Menopause leave is not seen as “necessary”, government says
The UK government has in part rejected the proposed legislation to protect women experiencing menopause due to fears it may discriminate against men.
In addition, the government rejected calls for a large-scale pilot of menopause leave, stating it could be “counterproductive” and not “necessary”.
However, people are calling for the government to take immediate action as women’s healthcare in the UK is as bad as Kazakhstan and worse than China, according to the 2021 Hologic Global Women’s Health Index.
The UK’s score dropped three points over the last 12 months and is ranked lower than France, Germany, Australia and New Zealand.
Menopause should be a “protected characteristic”
It has been recommended that menopause should be classified as a “protected characteristic” under the Equalities Act, after the cross-party women and equalities committee published a ‘menopause and the workplace’ report last year.
It is illegal to discriminate against protected characteristics, which include age, disability, and race.
The government rejected this proposal due to fears that it would spark “unintended consequences”, such as inadvertently creating “new forms of discrimination, for example, discrimination risks towards men suffering from long-term medical conditions”.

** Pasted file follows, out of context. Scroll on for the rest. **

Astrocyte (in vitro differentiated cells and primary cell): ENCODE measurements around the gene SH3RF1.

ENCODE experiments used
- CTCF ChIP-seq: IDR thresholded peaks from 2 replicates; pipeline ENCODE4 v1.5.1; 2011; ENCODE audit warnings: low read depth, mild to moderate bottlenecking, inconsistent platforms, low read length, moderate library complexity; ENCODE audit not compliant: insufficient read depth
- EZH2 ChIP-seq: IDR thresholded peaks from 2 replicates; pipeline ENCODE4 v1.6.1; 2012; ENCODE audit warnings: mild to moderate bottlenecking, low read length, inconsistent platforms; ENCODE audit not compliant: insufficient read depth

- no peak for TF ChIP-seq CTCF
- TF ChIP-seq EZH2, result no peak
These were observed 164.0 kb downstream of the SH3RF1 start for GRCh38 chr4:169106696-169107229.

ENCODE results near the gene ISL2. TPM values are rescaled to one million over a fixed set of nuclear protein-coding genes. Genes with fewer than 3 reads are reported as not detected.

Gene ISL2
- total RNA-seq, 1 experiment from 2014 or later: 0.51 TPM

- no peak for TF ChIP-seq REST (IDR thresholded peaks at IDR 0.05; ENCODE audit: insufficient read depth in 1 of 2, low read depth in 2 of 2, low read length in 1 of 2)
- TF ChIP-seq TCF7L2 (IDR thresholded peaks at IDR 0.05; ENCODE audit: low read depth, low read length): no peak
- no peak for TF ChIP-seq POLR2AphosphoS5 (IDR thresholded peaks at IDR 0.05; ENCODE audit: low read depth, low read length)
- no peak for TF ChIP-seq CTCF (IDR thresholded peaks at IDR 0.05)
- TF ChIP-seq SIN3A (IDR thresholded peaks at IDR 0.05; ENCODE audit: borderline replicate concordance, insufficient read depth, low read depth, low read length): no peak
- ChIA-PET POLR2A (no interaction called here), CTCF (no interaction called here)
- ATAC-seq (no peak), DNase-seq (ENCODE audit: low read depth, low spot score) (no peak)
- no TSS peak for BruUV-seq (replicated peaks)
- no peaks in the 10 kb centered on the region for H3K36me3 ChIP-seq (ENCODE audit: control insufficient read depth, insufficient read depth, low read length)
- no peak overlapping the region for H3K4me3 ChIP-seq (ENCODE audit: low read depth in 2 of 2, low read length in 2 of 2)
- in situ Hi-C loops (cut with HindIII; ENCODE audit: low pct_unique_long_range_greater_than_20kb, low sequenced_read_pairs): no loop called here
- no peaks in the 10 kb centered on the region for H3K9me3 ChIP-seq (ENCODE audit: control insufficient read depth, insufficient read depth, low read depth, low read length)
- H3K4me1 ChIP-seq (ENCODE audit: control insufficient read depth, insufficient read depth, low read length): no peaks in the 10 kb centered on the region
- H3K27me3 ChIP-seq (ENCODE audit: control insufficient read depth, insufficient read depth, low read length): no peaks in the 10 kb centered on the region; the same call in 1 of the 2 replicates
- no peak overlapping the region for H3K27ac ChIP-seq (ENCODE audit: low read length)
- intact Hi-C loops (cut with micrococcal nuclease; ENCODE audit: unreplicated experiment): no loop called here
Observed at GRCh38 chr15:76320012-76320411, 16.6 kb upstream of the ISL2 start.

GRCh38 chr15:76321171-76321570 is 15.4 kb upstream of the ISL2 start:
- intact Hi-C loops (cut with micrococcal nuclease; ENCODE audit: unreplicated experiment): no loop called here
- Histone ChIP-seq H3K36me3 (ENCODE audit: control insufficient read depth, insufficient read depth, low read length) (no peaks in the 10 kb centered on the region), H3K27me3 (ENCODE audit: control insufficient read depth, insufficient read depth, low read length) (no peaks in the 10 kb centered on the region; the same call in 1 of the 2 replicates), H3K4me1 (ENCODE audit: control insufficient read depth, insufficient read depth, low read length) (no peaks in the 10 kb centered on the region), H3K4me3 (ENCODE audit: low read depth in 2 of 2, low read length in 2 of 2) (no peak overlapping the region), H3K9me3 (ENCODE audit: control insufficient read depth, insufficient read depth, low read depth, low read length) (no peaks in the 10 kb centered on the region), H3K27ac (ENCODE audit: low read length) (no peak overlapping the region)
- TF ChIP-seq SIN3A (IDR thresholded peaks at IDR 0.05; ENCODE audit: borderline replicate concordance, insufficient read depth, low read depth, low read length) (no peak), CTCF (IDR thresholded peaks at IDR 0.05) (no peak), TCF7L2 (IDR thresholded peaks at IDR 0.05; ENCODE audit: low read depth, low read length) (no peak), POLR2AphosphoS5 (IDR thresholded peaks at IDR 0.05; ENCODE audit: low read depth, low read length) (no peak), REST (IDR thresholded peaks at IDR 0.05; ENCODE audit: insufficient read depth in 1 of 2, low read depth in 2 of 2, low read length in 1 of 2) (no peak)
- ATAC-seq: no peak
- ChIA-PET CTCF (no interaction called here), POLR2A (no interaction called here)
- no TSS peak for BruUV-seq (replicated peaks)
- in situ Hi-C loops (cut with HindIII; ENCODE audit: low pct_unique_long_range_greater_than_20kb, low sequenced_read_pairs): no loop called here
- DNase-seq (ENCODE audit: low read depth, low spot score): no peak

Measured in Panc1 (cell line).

Very little is being done to protect women’s health
The UK government is now being questioned as to whether they take women’s health seriously. Caroline Nokes, the committee chair and Conservative MP described the rejection as a “missed opportunity to protect vast numbers of talented and experienced women from leaving the workforce”, continuing that she felt “unconvinced that menopause is a government priority”.
In a letter to Maria Caulfield, Caroline continued: “The evidence to our inquiry was crystal clear that urgent action was needed across healthcare and work settings to properly address women’s needs, yet government progress has been glacial and its response complacent,” she said in a statement. Its refusal to even consult on reforming equalities law doesn’t make sense and we urge it to look again.”
In response, a spokesperson for the government said: “We are implementing an ambitious programme of work with the NHS to improve menopause care so all women can access the support they need.
“We encourage employers to be compassionate and flexible to the needs of their employees, and are committed to supporting more flexible working patterns – having consulted on making flexible working the default unless employers have good reasons not to.”